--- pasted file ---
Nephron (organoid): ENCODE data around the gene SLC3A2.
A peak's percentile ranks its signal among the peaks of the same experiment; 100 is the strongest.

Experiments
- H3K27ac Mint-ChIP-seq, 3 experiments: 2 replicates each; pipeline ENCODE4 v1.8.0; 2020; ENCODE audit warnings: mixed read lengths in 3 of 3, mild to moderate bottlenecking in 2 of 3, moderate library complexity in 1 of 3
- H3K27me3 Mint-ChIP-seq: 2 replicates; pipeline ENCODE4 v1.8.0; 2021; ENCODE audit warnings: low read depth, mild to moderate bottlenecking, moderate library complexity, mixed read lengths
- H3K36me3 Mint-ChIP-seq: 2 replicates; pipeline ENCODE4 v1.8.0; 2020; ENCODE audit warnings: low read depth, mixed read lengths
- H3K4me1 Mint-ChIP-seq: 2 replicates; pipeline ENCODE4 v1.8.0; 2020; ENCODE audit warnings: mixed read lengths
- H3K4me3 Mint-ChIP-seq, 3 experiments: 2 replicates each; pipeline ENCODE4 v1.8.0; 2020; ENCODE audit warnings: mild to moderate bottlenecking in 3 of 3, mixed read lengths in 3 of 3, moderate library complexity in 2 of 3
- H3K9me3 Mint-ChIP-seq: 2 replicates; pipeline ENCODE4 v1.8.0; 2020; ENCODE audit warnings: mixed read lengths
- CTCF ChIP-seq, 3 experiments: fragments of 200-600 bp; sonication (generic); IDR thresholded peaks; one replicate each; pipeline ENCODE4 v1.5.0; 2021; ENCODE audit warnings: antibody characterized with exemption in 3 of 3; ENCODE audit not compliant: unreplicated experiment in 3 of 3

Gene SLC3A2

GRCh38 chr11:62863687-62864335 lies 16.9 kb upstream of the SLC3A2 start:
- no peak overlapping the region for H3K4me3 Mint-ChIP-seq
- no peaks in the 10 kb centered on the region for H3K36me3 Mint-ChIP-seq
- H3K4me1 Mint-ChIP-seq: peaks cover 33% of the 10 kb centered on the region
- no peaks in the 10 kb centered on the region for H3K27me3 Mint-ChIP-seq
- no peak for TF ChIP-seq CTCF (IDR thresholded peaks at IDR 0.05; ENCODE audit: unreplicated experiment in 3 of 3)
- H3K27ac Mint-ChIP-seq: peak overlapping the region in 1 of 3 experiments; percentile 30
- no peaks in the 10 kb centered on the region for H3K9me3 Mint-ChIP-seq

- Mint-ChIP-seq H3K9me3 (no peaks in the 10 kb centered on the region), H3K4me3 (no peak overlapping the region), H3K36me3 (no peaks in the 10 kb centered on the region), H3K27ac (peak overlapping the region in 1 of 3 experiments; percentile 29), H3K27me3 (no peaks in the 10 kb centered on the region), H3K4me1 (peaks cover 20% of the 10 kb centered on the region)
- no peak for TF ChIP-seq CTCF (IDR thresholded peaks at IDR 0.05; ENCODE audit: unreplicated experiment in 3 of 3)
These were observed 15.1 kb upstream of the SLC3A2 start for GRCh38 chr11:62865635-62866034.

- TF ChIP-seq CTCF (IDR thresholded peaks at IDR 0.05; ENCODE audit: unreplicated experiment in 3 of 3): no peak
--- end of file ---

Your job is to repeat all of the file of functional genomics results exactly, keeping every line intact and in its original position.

Nephron (organoid): ENCODE data around the gene SLC3A2.
A peak's percentile ranks its signal among the peaks of the same experiment; 100 is the strongest.

Experiments
- H3K27ac Mint-ChIP-seq, 3 experiments: 2 replicates each; pipeline ENCODE4 v1.8.0; 2020; ENCODE audit warnings: mixed read lengths in 3 of 3, mild to moderate bottlenecking in 2 of 3, moderate library complexity in 1 of 3
- H3K27me3 Mint-ChIP-seq: 2 replicates; pipeline ENCODE4 v1.8.0; 2021; ENCODE audit warnings: low read depth, mild to moderate bottlenecking, moderate library complexity, mixed read lengths
- H3K36me3 Mint-ChIP-seq: 2 replicates; pipeline ENCODE4 v1.8.0; 2020; ENCODE audit warnings: low read depth, mixed read lengths
- H3K4me1 Mint-ChIP-seq: 2 replicates; pipeline ENCODE4 v1.8.0; 2020; ENCODE audit warnings: mixed read lengths
- H3K4me3 Mint-ChIP-seq, 3 experiments: 2 replicates each; pipeline ENCODE4 v1.8.0; 2020; ENCODE audit warnings: mild to moderate bottlenecking in 3 of 3, mixed read lengths in 3 of 3, moderate library complexity in 2 of 3
- H3K9me3 Mint-ChIP-seq: 2 replicates; pipeline ENCODE4 v1.8.0; 2020; ENCODE audit warnings: mixed read lengths
- CTCF ChIP-seq, 3 experiments: fragments of 200-600 bp; sonication (generic); IDR thresholded peaks; one replicate each; pipeline ENCODE4 v1.5.0; 2021; ENCODE audit warnings: antibody characterized with exemption in 3 of 3; ENCODE audit not compliant: unreplicated experiment in 3 of 3

Gene SLC3A2

GRCh38 chr11:62863687-62864335 lies 16.9 kb upstream of the SLC3A2 start:
- no peak overlapping the region for H3K4me3 Mint-ChIP-seq
- no peaks in the 10 kb centered on the region for H3K36me3 Mint-ChIP-seq
- H3K4me1 Mint-ChIP-seq: peaks cover 33% of the 10 kb centered on the region
- no peaks in the 10 kb centered on the region for H3K27me3 Mint-ChIP-seq
- no peak for TF ChIP-seq CTCF (IDR thresholded peaks at IDR 0.05; ENCODE audit: unreplicated experiment in 3 of 3)
- H3K27ac Mint-ChIP-seq: peak overlapping the region in 1 of 3 experiments; percentile 30
- no peaks in the 10 kb centered on the region for H3K9me3 Mint-ChIP-seq

- Mint-ChIP-seq H3K9me3 (no peaks in the 10 kb centered on the region), H3K4me3 (no peak overlapping the region), H3K36me3 (no peaks in the 10 kb centered on the region), H3K27ac (peak overlapping the region in 1 of 3 experiments; percentile 29), H3K27me3 (no peaks in the 10 kb centered on the region), H3K4me1 (peaks cover 20% of the 10 kb centered on the region)
- no peak for TF ChIP-seq CTCF (IDR thresholded peaks at IDR 0.05; ENCODE audit: unreplicated experiment in 3 of 3)
These were observed 15.1 kb upstream of the SLC3A2 start for GRCh38 chr11:62865635-62866034.

- TF ChIP-seq CTCF (IDR thresholded peaks at IDR 0.05; ENCODE audit: unreplicated experiment in 3 of 3): no peak